Thursday, September 1, 2016

It’s a Privilege, Not a Burden

Image Credit: Flickr
Author: Jacob Stelter, MS4
Loyola University Chicago
Stritch School of Medicine
Originally Published: Common Sense November/December 2014

After years of battling things like prematurely adopted EMRs, government bureaucrats, clueless hospital administrators, greedy insurance companies, malignant tort lawyers, CMG profiteers, and "emergency" patients who don't need to see any doctor at all — much less an emergency physician — it is easy to become jaded and lose sight of our real value. That's why I chose to publish this editorial from a medical student. I hope it reminds you of the true worth of what you do, and how important you are. Stay strong! — Andy Walker, MD FAAEM, Editor Common Sense

I recently read an article in the Chicago Tribune entitled, “Expert’s New Career Prescription: Forget About Becoming a Doctor.”[1] In it author Dawn Turner Trice interviews the executive director of the Chicago Area Health and Medical Careers Program, Regnal Jones, who advises students not to pursue a career as a physician. He cites the cost of tuition, the many years of training, the long hours, and more medical graduates than residency spots — among other things — as reasons not to become a physician. I respect his opinion and have no doubt that some of his points are legitimate, especially regarding the cost of tuition and the fact that there are insufficient residency spots for graduating medical students. However, I respectfully disagree with much of what he says. At the end of her article Trice says, “You've heard Jones' position. Now tell me what you think.” Well, I did just that — sending her an email rebutting most of Jones' arguments. Now I want to explain to you why Jones is largely wrong, and present some of the positive aspects of being a physician.

Before I entered medical school, I understood the path to becoming a physician and what the difficulties would be. I knew about the long hours, time away from family, and a seven-year-minimum investment from the start of medical school until the end of residency. I realized that when “MD” was placed after my name I would carry a debt of over $200,000 — with interest that would accumulate while I was making $50,000 a year as a resident. I knew that as the American population ages, doctors will be in higher demand but will be faced with many uncertainties as the Affordable Care Act becomes more established. I knew that it was becoming increasingly difficult for physicians to maintain their independent practices without relinquishing control and autonomy to hospital systems or other corporations. These are all points Jones makes, and I do not deny that each is a challenge. However, he fails to mention any of the rewards of medicine.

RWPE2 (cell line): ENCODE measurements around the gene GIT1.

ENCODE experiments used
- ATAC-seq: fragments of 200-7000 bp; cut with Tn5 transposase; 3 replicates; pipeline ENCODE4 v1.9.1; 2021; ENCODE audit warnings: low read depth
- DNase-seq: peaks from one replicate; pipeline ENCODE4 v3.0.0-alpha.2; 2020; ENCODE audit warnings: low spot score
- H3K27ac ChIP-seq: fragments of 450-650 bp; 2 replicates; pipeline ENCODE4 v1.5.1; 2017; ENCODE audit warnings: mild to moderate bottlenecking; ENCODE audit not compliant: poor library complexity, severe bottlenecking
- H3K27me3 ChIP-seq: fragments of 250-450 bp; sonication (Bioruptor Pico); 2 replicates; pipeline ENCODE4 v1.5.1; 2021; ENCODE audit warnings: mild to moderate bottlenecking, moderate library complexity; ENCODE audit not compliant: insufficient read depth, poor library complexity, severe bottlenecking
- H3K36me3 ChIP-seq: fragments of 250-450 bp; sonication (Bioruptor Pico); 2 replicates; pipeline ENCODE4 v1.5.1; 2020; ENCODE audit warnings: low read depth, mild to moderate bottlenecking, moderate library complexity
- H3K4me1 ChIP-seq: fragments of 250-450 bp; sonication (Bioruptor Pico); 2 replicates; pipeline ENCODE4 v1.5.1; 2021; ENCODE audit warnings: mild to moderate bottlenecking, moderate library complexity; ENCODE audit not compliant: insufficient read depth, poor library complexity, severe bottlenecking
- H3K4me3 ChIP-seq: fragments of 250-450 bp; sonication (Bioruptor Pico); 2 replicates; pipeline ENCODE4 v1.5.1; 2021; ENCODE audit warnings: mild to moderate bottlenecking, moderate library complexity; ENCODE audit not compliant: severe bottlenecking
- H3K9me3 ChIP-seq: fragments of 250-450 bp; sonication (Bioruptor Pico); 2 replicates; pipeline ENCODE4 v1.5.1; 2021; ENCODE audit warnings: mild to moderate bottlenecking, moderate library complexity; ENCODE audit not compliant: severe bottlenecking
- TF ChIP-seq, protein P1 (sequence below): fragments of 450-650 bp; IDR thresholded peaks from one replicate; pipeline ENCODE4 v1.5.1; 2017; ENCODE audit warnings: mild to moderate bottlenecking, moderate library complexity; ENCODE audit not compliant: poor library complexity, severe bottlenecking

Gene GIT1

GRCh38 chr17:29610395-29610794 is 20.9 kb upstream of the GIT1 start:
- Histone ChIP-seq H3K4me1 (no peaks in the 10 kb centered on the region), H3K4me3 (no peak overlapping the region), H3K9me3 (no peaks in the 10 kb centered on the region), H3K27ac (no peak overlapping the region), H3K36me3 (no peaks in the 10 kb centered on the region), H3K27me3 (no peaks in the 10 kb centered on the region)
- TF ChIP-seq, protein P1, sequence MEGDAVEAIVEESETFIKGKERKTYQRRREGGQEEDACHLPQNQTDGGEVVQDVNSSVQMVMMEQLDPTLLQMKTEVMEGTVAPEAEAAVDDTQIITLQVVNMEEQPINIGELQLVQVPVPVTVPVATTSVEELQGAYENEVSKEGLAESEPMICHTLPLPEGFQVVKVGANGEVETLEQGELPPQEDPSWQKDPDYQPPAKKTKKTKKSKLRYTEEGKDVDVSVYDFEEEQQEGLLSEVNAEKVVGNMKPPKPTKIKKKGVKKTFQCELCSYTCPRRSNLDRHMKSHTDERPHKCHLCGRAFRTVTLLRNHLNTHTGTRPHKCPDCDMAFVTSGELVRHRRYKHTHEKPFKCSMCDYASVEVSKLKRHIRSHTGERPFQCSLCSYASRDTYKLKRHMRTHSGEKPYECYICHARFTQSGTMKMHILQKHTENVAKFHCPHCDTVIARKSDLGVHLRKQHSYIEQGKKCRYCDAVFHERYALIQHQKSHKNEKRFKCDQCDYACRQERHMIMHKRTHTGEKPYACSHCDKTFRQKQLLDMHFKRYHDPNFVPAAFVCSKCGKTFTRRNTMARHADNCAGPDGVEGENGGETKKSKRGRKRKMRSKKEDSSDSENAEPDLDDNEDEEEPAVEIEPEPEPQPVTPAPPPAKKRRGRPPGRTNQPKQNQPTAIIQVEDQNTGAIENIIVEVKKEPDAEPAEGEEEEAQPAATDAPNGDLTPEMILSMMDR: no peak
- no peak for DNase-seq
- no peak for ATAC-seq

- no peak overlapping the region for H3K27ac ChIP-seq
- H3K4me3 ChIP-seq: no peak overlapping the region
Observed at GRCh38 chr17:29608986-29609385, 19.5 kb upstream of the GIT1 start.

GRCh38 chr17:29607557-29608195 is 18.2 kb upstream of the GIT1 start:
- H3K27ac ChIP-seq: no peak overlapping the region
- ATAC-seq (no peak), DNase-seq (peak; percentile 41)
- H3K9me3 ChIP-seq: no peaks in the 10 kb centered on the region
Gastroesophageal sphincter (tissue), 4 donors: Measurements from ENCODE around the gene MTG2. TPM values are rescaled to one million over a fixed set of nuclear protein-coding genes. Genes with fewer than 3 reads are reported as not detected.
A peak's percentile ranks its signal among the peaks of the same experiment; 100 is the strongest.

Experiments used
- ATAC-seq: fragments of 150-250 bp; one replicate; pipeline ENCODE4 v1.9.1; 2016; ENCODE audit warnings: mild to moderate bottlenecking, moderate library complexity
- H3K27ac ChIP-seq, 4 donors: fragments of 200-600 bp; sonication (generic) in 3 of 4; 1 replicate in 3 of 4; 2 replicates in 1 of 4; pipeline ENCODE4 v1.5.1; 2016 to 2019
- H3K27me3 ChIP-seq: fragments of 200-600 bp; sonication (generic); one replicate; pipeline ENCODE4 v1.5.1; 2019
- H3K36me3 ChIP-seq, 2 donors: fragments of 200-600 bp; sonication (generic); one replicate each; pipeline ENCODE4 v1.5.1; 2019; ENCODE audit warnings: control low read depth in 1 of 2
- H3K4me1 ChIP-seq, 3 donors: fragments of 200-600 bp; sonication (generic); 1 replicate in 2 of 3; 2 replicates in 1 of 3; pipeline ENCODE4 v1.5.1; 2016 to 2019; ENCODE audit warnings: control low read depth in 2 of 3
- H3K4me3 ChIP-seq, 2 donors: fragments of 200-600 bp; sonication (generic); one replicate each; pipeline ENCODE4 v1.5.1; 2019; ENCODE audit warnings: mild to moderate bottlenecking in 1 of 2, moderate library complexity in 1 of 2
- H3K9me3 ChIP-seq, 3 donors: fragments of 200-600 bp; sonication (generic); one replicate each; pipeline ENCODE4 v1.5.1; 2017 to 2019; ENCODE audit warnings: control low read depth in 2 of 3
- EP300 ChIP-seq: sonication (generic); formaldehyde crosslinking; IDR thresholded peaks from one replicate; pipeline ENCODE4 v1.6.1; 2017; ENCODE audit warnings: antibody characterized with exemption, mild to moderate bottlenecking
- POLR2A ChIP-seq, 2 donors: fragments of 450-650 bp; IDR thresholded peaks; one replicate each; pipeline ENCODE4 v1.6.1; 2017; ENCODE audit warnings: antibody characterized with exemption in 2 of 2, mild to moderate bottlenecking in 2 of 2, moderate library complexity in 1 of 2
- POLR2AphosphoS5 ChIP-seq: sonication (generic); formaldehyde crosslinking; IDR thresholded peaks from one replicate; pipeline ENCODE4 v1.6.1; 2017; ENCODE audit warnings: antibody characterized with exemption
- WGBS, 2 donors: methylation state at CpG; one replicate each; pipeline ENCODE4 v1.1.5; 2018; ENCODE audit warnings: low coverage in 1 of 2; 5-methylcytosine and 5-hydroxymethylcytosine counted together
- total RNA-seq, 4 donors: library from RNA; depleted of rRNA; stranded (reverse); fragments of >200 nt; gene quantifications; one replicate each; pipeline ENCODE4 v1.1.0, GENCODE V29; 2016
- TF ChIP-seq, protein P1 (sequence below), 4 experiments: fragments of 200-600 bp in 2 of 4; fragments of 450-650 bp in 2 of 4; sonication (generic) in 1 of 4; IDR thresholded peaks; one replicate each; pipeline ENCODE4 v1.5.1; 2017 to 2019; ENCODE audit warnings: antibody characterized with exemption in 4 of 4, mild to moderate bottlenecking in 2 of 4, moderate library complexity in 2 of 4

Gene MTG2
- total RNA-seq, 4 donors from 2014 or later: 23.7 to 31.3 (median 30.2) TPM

Let's start with finances, a minor but still relevant reward for practicing medicine. Though physician salaries remain uncertain, especially in light of health care overhaul, I don't know a single attending physician who makes so little money he is unable to own a home and a car, support a family, and pay back educational loans — simultaneously. While medicine may not be as lucrative as it once was, most physicians are able to live quite comfortably.